Gideon’s miscalculation

The LORD turned to him and said, “Go in the strength you have and save Israel out of Midian’s hand. Am I not sending you?”

“But Lord,” Gideon asked, “how can I save Israel? My clan is the weakest in Manasseh, and I am the least in my family.” (Judges 6:14-15)

That same night the LORD said to him, “Take the second bull from your father’s herd, the one seven years old. Tear down your father’s altar to Baal and cut down the Asherah pole beside it.  Then build a proper kind of altar to the LORD your God on the top of this height. Using the wood of the Asherah pole that you cut down, offer the second bull as a burnt offering.”

So Gideon took ten of his servants and did as the LORD told him. (Judges 6:25-27)

Gideon has this blind spot about himself.  When the Lord first came to him, he calls himself the least of the least important.  You’d think he was a poor, resourceless man. But when he goes to carry out his first assignment, he takes ten servants with him.  Ten!  Clearly Gideon has at least some standing, if he has so many servants — and the text implies he has more.

Gideon judged himself against the other powerful men of his time and found himself lacking.  He judged himself against what he thought it would take to beat the Midianites and found himself really lacking. But in objective terms, he was better off than his words imply.  And in terms of God’s plans, he had exactly what was needed — faith in God’s power.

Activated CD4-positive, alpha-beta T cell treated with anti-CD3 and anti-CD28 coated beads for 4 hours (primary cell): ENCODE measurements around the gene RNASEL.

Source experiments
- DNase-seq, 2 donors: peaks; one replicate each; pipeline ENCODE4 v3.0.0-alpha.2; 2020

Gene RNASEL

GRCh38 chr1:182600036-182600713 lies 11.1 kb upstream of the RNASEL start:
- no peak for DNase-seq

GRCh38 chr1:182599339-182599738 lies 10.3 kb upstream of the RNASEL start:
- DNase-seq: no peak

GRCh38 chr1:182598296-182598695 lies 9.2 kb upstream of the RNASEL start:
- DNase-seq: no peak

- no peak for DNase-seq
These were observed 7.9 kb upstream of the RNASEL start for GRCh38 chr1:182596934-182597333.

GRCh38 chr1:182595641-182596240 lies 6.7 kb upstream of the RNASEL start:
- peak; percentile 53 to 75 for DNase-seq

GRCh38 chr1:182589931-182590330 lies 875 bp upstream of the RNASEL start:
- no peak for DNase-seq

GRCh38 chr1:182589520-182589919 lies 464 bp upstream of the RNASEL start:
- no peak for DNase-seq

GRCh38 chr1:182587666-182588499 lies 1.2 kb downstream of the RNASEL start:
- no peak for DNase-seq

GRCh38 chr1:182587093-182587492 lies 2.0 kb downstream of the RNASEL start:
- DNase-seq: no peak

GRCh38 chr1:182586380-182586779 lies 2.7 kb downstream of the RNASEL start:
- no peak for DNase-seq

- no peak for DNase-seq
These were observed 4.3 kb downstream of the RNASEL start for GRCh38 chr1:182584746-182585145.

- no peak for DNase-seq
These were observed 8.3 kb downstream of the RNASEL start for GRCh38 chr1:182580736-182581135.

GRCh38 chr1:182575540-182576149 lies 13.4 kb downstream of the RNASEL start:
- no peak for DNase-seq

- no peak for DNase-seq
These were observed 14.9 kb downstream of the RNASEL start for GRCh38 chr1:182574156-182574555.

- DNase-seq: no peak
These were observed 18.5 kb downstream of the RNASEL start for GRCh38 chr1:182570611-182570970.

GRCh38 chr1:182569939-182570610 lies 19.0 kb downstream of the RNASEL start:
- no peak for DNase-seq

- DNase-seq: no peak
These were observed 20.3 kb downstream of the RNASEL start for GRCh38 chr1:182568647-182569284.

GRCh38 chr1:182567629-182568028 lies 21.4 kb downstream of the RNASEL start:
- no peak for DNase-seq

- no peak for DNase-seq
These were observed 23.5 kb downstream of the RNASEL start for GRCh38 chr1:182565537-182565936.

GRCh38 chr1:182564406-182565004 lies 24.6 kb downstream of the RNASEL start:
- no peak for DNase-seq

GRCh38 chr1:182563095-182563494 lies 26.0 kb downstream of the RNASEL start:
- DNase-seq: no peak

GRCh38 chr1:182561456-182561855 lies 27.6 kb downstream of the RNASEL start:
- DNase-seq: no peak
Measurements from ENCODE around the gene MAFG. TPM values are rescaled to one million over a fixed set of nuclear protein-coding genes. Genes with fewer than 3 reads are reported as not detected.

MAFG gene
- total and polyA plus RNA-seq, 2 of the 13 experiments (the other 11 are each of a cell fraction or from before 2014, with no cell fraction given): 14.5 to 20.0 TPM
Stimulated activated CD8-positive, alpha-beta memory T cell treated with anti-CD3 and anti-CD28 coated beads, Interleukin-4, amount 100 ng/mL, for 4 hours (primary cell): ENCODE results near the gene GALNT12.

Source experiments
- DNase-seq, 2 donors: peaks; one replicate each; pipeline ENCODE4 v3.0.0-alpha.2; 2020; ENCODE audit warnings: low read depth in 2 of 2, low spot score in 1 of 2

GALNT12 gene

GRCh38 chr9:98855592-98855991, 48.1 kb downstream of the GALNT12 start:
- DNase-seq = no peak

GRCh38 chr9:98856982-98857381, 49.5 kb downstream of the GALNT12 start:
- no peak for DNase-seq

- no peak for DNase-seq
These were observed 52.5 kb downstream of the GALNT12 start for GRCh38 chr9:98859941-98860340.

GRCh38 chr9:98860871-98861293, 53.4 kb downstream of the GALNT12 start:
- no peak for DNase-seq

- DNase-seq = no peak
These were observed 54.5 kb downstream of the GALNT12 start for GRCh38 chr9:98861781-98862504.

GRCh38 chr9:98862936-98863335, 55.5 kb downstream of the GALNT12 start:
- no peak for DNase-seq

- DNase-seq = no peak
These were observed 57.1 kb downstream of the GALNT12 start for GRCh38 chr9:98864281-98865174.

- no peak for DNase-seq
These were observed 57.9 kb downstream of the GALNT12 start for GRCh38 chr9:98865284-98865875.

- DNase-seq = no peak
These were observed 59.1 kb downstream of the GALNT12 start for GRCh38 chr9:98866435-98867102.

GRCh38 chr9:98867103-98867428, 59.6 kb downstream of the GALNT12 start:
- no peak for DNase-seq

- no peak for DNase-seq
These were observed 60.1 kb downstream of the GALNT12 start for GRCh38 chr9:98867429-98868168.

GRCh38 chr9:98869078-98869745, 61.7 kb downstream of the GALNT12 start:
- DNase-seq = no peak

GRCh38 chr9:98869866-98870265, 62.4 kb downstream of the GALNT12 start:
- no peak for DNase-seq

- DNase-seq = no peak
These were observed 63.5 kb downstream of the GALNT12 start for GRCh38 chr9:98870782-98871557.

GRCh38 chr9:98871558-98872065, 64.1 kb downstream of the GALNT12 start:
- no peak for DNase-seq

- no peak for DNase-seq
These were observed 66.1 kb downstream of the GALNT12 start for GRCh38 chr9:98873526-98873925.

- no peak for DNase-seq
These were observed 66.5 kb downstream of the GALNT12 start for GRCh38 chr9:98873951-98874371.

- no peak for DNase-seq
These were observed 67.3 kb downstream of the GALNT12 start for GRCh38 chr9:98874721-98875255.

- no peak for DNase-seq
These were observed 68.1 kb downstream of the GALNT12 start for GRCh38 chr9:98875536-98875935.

Some of us find it so easy to catalog our faults and limitations, and so hard to see our gifts and potential.  I don’t think every human is like this, but some of us are.  I for one find it so easy to say “but Lord, I have so little going for me, how can I be important to anyone?  How can I possibly matter?”  But that’s not just selling myself short, it’s denying God’s handiwork, God who designed and made me, and also God’s resourcefulness — that he can bridge my limitations and move me into the perfect places in the world, where my talents and faith can be of the most use to him and do the most good for the world.

Gideon learned to trust God in spite of his self-doubt.  I’m working on this lesson too.  I’m far from perfect, far short of ideal, but the world needs people who work for good.  I don’t want to waste time doubting myself when God wants me to be one of them.

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